Lift-off oversteer

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Lift-off oversteer (also known as snap-oversteer, trailing-throttle oversteer, throttle off oversteer, or lift-throttle oversteer) is a form of oversteer in automobiles that occurs while cornering when closing the throttle causes a deceleration that causes the vertical load on the tires to shift from the rear to the front, in a process called weight transfer. This decrease in vertical load on the rear tires causes a decrease in the lateral force they generate, so that their lateral acceleration (into the corner) is also decreased. This causes the vehicle to steer more tightly into the turn, hence oversteering. In other words, easing off the accelerator can cause the rear tires to lose traction, with the potential for the car to leave the road tail first.

Causes and countermeasures[edit]

This type of oversteer is often more pronounced in rear-engined cars and cars with swing axle rear suspension.[citation needed] Rearward centers of gravity (such as older Porsche 911s) enhance this effect,[citation needed] though technically any vehicle can experience lift-off oversteer. Various suspension enhancements, such as a Weissach axle, Passive rear wheel steering, or a multi-link suspension, can limit a vehicle's tendency to oversteer in this situation. Even the handling of the Chevrolet Corvair improved in final years of production through the use of enhanced anti-roll bars, according to John DeLorean's book, On a Clear Day You Can See General Motors.

Dynamics[edit]

Throttle off os.jpg

The graphs to the right show the simulated effect of lifting off the throttle in the middle of a left turn. The transients in the first couple of seconds are due to the test, in which a step steer input (wheel angle) is applied at 0 s and held constant throughout. The steady state cornering is at constant speed, with a lateral acceleration of 0.45 g approximately until the throttle is released at 6 s.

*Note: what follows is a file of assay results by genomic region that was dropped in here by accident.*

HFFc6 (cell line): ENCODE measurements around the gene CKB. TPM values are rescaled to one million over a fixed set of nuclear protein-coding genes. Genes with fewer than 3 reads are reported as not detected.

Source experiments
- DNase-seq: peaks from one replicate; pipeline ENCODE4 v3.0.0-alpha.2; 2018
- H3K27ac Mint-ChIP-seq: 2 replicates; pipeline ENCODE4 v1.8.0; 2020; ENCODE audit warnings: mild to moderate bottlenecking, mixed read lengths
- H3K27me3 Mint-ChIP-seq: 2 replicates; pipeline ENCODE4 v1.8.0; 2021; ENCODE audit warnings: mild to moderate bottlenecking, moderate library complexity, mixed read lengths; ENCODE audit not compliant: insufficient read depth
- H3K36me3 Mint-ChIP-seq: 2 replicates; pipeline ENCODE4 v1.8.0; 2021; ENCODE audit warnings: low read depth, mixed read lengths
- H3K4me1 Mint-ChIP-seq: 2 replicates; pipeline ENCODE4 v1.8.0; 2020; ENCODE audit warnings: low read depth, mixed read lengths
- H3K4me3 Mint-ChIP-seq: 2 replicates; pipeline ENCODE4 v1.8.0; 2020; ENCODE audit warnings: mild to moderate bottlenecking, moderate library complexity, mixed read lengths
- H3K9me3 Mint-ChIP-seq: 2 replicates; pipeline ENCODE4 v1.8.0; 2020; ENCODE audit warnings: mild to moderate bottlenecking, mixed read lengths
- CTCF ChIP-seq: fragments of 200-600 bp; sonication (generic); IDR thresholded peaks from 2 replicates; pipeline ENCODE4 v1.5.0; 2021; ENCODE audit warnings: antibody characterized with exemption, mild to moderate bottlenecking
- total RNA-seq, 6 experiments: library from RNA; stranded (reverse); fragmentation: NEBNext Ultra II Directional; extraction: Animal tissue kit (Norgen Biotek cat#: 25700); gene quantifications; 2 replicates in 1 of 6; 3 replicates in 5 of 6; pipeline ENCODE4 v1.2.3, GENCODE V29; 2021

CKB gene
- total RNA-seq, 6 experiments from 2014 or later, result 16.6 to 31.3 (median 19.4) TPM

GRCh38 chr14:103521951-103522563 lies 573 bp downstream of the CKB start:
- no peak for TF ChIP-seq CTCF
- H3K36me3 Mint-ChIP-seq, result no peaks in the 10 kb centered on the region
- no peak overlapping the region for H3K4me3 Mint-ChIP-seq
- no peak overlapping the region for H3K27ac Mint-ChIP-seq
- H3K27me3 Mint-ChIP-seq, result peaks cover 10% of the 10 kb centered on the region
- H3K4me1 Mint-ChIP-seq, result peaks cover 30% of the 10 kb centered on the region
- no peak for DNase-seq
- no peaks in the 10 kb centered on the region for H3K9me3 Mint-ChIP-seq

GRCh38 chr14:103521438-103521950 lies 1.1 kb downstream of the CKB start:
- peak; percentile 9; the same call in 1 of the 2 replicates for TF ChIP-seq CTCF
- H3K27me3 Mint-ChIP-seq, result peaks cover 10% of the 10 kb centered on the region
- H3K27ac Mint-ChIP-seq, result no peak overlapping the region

The yaw rate plot shows the oversteer due to the rear wheels losing traction - after an uncomfortable jerk at 20 deg/s, the vehicle spins sharply in the direction of the turn. The lateral acceleration also spikes to 0.6 g and levels at about 0.55 g, meaning that the radius decreased (i.e., the turn tightened). The side forces on the outside wheels increase and the inside rear (LR) wheel even lifts off the ground, a common occurrence.

In popular culture[edit]

In the 1940s, the Nazis described the Tatra automobile as the Czech Secret Weapon due to its treacherous and deadly lift-off oversteer handling characteristics.

Attorney and consumer protection activist Ralph Nader described this type of handling in his 1965 book Unsafe at Any Speed

Lift-off oversteer is often exploited in motorsport - particularly on loose surfaces (e.g. in rallying) - as a method of cornering faster as, when controlled, it has the effect of turning the nose into the apex and the car slightly sideways which allows early application of power on exiting the corner.

On April 10, 2010, Consumer Reports magazine rated the 2010 Lexus GX 460 SUV a "Don’t Buy: Safety Risk." A panel of four automotive test engineers determined that the vehicle was subject to excessive lift-off oversteer during a standardized evaluation for emergency handling. The test simulates scenarios such as transiting a highway exit ramp while traveling with excessive speed.[1] On April 19, Toyota recalled the GX 460 and the Toyota Land Cruiser Prado for a software update to the electronic stability control to correct the issue.[2]

See also[edit]

References[edit]

  1. ^ Consumer Reports (2010-04-13). "Don't Buy: Safety Risk--2010 Lexus GX 460". Cars Blog. Consumers Union. Retrieved 2010-04-14. 
  2. ^ "Toyota to Fix 34, 000 Vehicles Worldwide". The New York Times. Retrieved 2010-04-19. [dead link]